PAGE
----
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Evaluating food retailing efficiency: the role of information technology

Author

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  • Timothy Park

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  • Robert King

Abstract

Information and internet-based technologies have fostered new supply chain initiatives in food retailing but little research has evaluated performance and efficiency impacts. A distance function based on three key performance measures for food retailers is used to evaluate store performance and efficiency. The effects of store format, membership in a chain, unionization, and the adoption of a variety of information technologies. Supply chain technologies are groups into three general categories including data sharing technologies, decision sharing technologies, and technologies that support product assortment, pricing, and merchandising decisions. Copyright Springer Science+Business Media, LLC 2007

Suggested Citation

  • Timothy Park & Robert King, 2007. "Evaluating food retailing efficiency: the role of information technology," Journal of Productivity Analysis, Springer, vol. 27(2), pages 101-113, April.
  • Handle: RePEc:kap:jproda:v:27:y:2007:i:2:p:101-113
    DOI: 10.1007/s11123-006-0030-6
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    References listed on IDEAS

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    1. Richard A. Jensen, 2004. "Multiplant Firms and Innovation Adoption and Diffusion," Southern Economic Journal, Southern Economic Association, vol. 70(3), pages 661-671, January.
    2. Timothy F. Bresnahan & Erik Brynjolfsson & Lorin M. Hitt, 2002. "Information Technology, Workplace Organization, and the Demand for Skilled Labor: Firm-Level Evidence," The Quarterly Journal of Economics, Oxford University Press, vol. 117(1), pages 339-376.
    3. Susan Cohen Kulp & Hau L. Lee & Elie Ofek, 2004. "Manufacturer Benefits from Information Integration with Retail Customers," Management Science, INFORMS, vol. 50(4), pages 431-444, April.
    4. Robert P. King & Paul F. Phumpiu, 1996. "Reengineering the Food Supply Chain: The ECR Initiative in the Grocery Industry," American Journal of Agricultural Economics, Agricultural and Applied Economics Association, vol. 78(5), pages 1181-1186.
    5. Hoppe, Heidrun C, 2002. "The Timing of New Technology Adoption: Theoretical Models and Empirical Evidence," Manchester School, University of Manchester, vol. 70(1), pages 56-76, January.
    6. Martin Neil Baily & Robert M. Solow, 2001. "International Productivity Comparisons Built from the Firm Level," Journal of Economic Perspectives, American Economic Association, vol. 15(3), pages 151-172, Summer.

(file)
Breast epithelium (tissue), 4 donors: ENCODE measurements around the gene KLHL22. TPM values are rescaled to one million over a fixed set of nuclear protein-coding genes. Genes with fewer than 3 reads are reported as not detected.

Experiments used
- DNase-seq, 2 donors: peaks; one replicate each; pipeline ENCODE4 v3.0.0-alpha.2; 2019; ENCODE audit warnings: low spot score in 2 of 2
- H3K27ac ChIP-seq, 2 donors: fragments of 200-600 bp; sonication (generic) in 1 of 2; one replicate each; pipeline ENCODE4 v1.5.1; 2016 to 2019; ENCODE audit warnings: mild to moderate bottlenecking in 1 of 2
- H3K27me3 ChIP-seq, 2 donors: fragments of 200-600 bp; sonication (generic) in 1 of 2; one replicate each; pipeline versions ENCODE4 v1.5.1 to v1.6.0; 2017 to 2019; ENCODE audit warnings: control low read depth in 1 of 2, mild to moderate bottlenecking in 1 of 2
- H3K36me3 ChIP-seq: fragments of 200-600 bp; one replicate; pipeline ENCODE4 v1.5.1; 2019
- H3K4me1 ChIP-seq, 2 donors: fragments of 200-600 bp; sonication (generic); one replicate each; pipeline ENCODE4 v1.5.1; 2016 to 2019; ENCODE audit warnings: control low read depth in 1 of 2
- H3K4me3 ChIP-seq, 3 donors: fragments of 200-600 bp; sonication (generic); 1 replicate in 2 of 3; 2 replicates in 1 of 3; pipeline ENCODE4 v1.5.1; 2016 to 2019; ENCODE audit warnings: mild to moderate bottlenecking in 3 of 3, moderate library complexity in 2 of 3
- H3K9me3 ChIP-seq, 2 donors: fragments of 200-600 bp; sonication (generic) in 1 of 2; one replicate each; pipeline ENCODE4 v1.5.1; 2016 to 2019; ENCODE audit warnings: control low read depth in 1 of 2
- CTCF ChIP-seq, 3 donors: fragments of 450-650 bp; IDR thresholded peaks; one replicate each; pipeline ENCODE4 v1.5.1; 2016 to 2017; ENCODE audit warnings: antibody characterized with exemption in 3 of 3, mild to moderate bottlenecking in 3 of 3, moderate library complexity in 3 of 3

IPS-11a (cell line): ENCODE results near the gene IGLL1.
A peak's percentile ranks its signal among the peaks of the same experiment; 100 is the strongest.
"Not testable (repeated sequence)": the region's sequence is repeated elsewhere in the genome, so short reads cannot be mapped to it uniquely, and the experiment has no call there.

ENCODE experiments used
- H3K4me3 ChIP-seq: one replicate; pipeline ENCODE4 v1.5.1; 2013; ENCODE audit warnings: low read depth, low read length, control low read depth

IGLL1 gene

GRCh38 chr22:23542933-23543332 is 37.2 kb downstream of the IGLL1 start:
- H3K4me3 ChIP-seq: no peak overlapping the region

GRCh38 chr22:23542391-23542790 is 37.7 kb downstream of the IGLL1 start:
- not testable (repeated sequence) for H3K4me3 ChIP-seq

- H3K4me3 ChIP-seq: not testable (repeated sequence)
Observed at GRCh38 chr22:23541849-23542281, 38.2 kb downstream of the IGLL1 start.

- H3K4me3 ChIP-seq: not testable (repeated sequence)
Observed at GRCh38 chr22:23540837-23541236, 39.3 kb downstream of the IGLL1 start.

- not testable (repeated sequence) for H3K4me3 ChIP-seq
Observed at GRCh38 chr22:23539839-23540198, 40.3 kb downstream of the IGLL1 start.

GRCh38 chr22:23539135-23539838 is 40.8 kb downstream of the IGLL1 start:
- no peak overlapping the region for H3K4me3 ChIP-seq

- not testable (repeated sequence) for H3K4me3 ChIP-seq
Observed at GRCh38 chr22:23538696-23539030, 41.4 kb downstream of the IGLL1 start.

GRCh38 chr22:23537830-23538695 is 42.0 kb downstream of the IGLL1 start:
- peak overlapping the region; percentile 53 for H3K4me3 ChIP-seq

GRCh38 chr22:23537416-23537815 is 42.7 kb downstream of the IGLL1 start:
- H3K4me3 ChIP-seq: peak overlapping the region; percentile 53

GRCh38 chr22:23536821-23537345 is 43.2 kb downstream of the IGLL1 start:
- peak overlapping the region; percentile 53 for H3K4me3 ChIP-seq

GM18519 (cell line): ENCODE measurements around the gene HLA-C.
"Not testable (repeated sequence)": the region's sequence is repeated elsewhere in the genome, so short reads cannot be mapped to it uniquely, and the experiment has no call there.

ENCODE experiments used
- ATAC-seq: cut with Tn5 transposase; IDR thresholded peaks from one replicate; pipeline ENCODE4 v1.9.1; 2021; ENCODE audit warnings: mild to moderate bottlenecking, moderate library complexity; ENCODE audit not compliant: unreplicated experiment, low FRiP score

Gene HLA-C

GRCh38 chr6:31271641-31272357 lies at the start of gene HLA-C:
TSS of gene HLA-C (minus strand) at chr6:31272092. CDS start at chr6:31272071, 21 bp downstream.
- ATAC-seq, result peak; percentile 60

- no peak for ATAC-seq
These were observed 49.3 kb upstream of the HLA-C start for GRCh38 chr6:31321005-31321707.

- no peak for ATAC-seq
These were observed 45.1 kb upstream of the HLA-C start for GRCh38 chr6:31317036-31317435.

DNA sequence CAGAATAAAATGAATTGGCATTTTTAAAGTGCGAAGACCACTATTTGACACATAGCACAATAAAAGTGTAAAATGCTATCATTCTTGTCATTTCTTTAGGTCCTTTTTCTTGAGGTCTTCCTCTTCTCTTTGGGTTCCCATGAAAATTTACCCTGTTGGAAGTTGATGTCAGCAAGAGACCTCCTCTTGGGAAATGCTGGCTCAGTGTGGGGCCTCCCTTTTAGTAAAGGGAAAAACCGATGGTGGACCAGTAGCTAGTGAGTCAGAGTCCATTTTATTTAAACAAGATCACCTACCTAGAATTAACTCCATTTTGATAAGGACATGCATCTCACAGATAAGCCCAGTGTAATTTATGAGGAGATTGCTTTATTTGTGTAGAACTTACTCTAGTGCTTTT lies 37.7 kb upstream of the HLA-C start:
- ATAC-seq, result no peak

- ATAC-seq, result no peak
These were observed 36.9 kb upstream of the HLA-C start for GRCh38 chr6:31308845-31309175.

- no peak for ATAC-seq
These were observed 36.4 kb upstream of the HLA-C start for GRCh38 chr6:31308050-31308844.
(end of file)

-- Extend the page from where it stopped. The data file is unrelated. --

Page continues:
7. Roger R. Betancourt, 2004. "The Economics of Retailing and Distribution," Books, Edward Elgar Publishing, number 3511, April.
    8. Keh, Hean Tat & Chu, Singfat, 2003. "Retail productivity and scale economies at the firm level: a DEA approach," Omega, Elsevier, vol. 31(2), pages 75-82, April.
    9. Jean Kinsey, 2000. "A Faster, Leaner, Supply Chain: New Uses of Information Technology," American Journal of Agricultural Economics, Agricultural and Applied Economics Association, vol. 82(5), pages 1123-1129.
    10. King, Robert P. & Jacobson, Elaine M. & Seltzer, Jonathan M., 2002. "The 2002 Supermarket Panel Annual Report," Supermarket Panel Reports 14356, University of Minnesota, The Food Industry Center.
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    Citations

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    Cited by:

    1. Park, Timothy A., 2014. "Assessing Performance Impacts in Food Retail Distribution Systems: A Stochastic Frontier Model Correcting for Sample Selection," Agricultural and Resource Economics Review, Cambridge University Press, vol. 43(03), pages 373-389, December.
    2. Peter L. Stenberg & Mitchell Morehart, 2012. "The existence of pent-up demand for rural broadband services: an exploration," Chapters,in: Entrepreneurship, Social Capital and Governance, chapter 9, pages 221-240 Edward Elgar Publishing.
    3. Corstjens Marcel & Vanderheyden Ludo, 2010. "Competition, Risk and Return in the US Grocery Industry," Review of Marketing Science, De Gruyter, vol. 8(1), pages 1-28, June.

    More about this item

    Keywords

    Multiple performance measures; Distance function; Food retail productivity; Information technologies; Supply chain initiatives; L81; L25; O32;

    JEL classification:

    • L81 - Industrial Organization - - Industry Studies: Services - - - Retail and Wholesale Trade; e-Commerce
    • L25 - Industrial Organization - - Firm Objectives, Organization, and Behavior - - - Firm Performance
    • O32 - Economic Development, Innovation, Technological Change, and Growth - - Innovation; Research and Development; Technological Change; Intellectual Property Rights - - - Management of Technological Innovation and R&D

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